Can a free trade agreement breathe new life into beef exports to the UK or have New Zealand’s major exporters moved on permanently, Nigel Stirling asks.
One word suffices when Alliance Group’s general manager of sales Shane Kingston is asked about the Invercargill-based processor’s beef exports to the United Kingdom.
“None,” Kingston says.
Until the UK’s recent break with what is now the European Union, exports of NZ prime beef were restricted to a mere 1300 tonnes annually.
Former Trade Minister Lockwood Smith memorably commented that it was not much more than he produced in a year from his Northland farm.
Even for that amount UK importers paid a 20% tariff to buy NZ beef.
Once that quota was used up the tariff on additional sales jumped to 50% or more.
NZ’s quota was slashed again when the UK left the EU in 2020.
“It was 450t,” Kingston says.
“It was just not appropriate for any exporter to build [sales] programmes.”
However Brexit was far from a wash-out for NZ exporters.
Cut loose from the EU’s trading arrangements with the rest of the world Britain was desperately in need of its own replacement deals to ensure its exporters remained competitive in global markets.
Once a deal with the EU was secured, the focus of UK trade negotiators quickly swung towards the growth markets of Asia where Australia and NZ as original signatories of the Comprehensive and Progressive TransPacific Partnership became key targets.
Australia’s deal with the UK was signed in December, and NZ followed closely behind with its own agreement in February.
Both deals stand out for the quality of access for agricultural products, particularly for dairy which will enter the UK market tariff-free after five years.
For NZ beef a tariff-free annual quota of 12,000t is created initially, rising in equal annual instalments to 60,000t within 15 years, after which time quotas will be scrapped completely and everything can enter the UK market tariff-free.
Kingston says the initial quotas are large enough for exporters to spend serious time looking at getting back into the UK market.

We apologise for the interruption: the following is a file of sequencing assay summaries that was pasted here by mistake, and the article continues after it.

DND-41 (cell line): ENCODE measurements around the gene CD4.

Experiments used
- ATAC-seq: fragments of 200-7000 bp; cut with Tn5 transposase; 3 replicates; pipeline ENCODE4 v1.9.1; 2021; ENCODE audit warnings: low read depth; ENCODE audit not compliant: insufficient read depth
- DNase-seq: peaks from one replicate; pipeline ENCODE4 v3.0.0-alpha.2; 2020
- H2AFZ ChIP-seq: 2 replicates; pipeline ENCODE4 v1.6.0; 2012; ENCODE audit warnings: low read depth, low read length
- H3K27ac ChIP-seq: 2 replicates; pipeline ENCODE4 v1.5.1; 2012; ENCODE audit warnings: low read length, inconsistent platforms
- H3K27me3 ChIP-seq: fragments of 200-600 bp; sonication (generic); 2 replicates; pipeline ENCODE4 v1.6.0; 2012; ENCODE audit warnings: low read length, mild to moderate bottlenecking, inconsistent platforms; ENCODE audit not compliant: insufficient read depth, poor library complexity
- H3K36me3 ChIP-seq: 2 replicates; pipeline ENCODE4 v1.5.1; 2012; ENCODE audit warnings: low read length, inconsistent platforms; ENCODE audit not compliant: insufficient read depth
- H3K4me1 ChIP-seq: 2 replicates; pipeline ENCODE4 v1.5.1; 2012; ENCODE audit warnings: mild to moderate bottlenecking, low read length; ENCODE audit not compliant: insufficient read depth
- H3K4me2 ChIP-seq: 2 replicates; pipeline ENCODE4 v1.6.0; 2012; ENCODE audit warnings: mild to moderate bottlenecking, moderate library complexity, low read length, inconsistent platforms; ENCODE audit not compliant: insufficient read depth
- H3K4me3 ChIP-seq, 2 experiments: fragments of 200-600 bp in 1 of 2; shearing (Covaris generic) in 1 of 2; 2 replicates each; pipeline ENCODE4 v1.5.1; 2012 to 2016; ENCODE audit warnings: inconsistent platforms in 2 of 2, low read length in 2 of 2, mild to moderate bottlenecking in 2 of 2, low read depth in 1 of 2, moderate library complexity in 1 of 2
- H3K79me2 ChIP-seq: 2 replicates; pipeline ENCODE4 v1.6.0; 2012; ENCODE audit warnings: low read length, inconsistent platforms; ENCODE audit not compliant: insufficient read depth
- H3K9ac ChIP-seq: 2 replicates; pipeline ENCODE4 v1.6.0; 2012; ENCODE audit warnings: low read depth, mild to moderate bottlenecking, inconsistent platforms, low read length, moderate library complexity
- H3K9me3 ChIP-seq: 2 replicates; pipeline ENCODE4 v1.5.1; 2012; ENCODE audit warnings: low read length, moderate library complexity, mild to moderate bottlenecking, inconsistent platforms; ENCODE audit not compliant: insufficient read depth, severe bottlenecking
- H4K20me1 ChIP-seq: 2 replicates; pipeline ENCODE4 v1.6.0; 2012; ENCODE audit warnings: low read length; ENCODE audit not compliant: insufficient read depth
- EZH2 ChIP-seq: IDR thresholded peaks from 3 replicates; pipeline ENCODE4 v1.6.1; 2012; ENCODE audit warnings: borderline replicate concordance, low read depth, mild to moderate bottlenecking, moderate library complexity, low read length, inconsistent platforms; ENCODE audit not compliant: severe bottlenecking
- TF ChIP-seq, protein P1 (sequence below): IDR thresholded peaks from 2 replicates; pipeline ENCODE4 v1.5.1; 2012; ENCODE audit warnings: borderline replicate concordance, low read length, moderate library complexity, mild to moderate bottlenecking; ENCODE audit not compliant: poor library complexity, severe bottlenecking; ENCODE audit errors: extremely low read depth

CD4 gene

British customers are used to NZ grass-fed lamb and existing relationships provide a base for exporters to build on with beef.
“There is a familiarity and confidence in NZ red meat protein.
“The FTA and quota allows us to extend our conversation to encompass beef.”
A willingness to pay
ANZCO’s general manager of sales and marketing Rick Walker says even without tariffs questions remain over the market’s willingness to pay globally competitive prices.
Demand from China and the United States is pushing prices up.
With lamb the trend was for UK supermarkets to ask NZ exporters to provide more for less, however.
“The standards they are imposing on us from a packing perspective or from an animal welfare perspective or a transport perspective are becoming more and more onerous to a point where the potential value of operating in that retail space in the UK is getting less attractive versus being able to move that product into other markets that are less onerous.
“I think you will find the same challenges with beef.”
Walker expects NZ beef’s grass-fed, antibiotic-free attributes will attract interest from Michelin and other five-star restaurants in London and other major cities.
“The challenge there is more the logistical side of things and how big is that niche.
“We have similar sorts of business into China and North America… and the scale of those are big enough that you can take container loads of product in and that makes sense.
“We are looking at the top end [in the UK] but it is niche and it is small.
“The question is how do you do it?
“Because you might be taking pallet loads rather than container loads.
“So is that air-freighting? Which is an additional cost.
“That is one of the things we are working through.”